Last year, with the very future of the Eurozone at sake, the European Central Bank outlined its Outright Monetary Transactions scheme. The programme, which would allow the central bank to purchase potentially unlimited amounts of a struggling nation’s debt, has been cited as turning the Eurozone crisis around by restoring confidence in the currency bloc.
However, while the as-yet untried scheme has staunch supporters it has equally vocal opponents, and as the German constitutional court debates the legality of the scheme the two factions have already started to clash.
At the opening of the proceedings Andreas Vosskuhle declared that whether or not the ECB’s measures were effective would not be a consideration when deciding if they are constitutional. He noted: ‘We will have to decide to what extent the ECB makes use of competences which have not been given to it and were not allowed to be given to it as far as the constitution is concerned, and to what extent the normal citizen is affected by this.’
German central bank chief, Jens Weidmann, has never held back when it comes to voicing his own view of the scheme and yesterday he told that court that this policy went against the ECB’s specified role of controlling inflation.
He was quoted as saying: ‘Secondary market bond purchases should not be used in my understanding in a European currency union to lower the solvency risk premiums of individual countries. Because that, among other things, threatens to annul the disciplining role of market interest rates and undermine financial responsibility.’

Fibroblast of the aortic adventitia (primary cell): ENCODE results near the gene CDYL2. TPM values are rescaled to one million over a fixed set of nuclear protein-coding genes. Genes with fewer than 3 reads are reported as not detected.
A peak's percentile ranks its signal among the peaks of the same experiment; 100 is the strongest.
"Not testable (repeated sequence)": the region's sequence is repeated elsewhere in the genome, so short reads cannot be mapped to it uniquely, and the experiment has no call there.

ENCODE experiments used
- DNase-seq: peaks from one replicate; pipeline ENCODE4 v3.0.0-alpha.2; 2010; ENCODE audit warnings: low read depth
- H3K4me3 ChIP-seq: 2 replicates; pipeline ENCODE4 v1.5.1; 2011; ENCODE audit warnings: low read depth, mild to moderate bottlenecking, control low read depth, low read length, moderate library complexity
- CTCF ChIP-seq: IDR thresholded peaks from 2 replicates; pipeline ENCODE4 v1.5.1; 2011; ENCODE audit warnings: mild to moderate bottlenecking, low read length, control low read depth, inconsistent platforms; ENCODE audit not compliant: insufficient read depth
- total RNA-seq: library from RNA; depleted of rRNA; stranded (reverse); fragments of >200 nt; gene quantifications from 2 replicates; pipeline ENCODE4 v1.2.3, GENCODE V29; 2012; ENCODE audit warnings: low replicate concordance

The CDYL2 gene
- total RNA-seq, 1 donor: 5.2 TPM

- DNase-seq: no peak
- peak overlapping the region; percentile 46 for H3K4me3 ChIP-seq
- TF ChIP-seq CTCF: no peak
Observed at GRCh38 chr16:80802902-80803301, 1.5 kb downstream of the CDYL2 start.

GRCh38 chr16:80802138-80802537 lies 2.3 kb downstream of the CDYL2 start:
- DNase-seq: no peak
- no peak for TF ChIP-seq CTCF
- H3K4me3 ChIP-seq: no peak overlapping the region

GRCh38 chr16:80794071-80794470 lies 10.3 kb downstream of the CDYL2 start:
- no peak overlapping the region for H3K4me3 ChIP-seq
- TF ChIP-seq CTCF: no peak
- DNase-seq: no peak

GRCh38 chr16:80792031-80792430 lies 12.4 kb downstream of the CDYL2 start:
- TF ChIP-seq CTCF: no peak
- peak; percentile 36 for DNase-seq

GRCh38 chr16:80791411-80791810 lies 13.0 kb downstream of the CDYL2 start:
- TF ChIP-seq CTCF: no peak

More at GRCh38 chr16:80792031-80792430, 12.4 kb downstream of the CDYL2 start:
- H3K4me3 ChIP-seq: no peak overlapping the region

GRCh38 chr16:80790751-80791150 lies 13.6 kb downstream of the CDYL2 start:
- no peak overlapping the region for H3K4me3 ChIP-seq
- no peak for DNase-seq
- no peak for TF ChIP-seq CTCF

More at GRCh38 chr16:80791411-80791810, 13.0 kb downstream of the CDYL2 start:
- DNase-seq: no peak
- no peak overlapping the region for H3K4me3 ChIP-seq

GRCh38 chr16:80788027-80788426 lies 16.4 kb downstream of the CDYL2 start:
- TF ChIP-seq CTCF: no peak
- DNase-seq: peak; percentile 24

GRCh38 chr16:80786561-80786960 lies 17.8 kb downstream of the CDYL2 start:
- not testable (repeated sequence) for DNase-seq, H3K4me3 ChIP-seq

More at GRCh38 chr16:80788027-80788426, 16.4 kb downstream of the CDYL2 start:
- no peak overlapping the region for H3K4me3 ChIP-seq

But executive ECB board member Joerg Asmussen fought back, arguing that the OMT scheme fell within the jurisdiction of the ECB, as nation’s receiving aid would have to adhere to tight rules.
He stated: ‘We have no doubt this strong signal was required to convince market participants of our seriousness and decisiveness in pursing the objective of price stability.’
Asmussen went on to assert that Germany’s liability under the programme was far from unlimited.
The debate is set to rumble on for some time yet, with many industry experts believing that a definitive decision will not be reached until after the German general election.
Eurozone news to watch out for today includes the publication of the ECB’s monthly report and the outcome of an Italian bond sale.
Euro (EUR) Exchange Rates
As of 08:55
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